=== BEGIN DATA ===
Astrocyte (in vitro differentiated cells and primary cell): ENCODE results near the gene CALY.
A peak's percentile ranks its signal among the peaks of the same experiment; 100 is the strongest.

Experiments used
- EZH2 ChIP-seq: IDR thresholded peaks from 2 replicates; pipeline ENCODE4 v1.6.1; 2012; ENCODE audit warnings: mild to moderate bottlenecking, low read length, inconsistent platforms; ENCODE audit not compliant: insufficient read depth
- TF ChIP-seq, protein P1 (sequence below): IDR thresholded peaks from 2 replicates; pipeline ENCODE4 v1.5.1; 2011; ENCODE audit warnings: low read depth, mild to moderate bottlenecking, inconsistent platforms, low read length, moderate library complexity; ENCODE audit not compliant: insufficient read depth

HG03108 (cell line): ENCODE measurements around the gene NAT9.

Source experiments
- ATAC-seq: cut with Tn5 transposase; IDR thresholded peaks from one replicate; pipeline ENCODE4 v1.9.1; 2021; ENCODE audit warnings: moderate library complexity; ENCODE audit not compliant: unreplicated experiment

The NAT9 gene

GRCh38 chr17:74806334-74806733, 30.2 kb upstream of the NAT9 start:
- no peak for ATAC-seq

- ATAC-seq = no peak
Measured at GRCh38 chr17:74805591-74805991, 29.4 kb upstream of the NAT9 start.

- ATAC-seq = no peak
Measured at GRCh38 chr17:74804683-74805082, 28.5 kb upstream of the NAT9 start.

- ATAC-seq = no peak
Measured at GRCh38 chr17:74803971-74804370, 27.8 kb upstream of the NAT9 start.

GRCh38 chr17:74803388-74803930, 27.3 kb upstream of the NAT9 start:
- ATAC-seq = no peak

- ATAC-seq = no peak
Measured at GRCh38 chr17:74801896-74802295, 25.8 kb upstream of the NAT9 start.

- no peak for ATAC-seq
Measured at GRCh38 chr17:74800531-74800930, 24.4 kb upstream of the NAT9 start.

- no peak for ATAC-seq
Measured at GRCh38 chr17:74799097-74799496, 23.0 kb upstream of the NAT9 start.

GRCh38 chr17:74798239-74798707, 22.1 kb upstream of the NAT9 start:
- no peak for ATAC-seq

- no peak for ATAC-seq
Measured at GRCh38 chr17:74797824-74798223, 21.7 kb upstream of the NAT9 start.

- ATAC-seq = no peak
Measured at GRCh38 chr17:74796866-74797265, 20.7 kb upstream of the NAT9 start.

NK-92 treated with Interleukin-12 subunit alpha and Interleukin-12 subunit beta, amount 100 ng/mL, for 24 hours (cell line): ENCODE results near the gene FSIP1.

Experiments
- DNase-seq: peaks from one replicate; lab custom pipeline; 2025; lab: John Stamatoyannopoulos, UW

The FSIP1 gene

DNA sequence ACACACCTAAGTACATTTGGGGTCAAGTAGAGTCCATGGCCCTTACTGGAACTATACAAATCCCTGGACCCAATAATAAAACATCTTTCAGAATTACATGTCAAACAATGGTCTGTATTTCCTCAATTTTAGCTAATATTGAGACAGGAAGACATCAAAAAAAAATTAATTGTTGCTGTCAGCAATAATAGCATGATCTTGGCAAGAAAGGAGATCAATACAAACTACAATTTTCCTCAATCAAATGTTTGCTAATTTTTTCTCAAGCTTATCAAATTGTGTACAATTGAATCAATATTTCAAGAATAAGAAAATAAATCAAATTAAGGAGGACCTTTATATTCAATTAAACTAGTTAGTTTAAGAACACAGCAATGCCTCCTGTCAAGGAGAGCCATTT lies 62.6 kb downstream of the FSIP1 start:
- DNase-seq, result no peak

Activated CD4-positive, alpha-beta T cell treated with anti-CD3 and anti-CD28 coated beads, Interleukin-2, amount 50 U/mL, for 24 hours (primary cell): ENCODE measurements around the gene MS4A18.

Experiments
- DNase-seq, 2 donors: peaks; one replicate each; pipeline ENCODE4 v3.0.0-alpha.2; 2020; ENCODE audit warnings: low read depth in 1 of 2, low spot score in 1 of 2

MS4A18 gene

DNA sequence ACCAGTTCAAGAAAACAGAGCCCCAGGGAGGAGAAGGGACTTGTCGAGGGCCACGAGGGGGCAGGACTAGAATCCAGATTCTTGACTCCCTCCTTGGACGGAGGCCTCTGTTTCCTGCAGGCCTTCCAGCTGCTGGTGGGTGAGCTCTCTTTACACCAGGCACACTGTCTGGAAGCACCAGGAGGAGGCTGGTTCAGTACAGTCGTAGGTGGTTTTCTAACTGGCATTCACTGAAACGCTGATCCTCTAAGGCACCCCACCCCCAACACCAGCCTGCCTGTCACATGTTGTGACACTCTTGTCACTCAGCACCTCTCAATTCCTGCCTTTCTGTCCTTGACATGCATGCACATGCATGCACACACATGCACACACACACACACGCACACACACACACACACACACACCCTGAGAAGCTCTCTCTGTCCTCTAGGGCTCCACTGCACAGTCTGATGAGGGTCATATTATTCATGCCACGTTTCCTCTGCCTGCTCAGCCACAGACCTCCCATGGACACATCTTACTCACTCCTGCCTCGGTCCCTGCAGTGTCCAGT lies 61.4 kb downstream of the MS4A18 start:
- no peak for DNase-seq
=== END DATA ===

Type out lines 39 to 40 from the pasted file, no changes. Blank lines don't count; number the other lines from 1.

Experiments
- DNase-seq, 2 donors: peaks; one replicate each; pipeline ENCODE4 v3.0.0-alpha.2; 2020; ENCODE audit warnings: low read depth in 1 of 2, low spot score in 1 of 2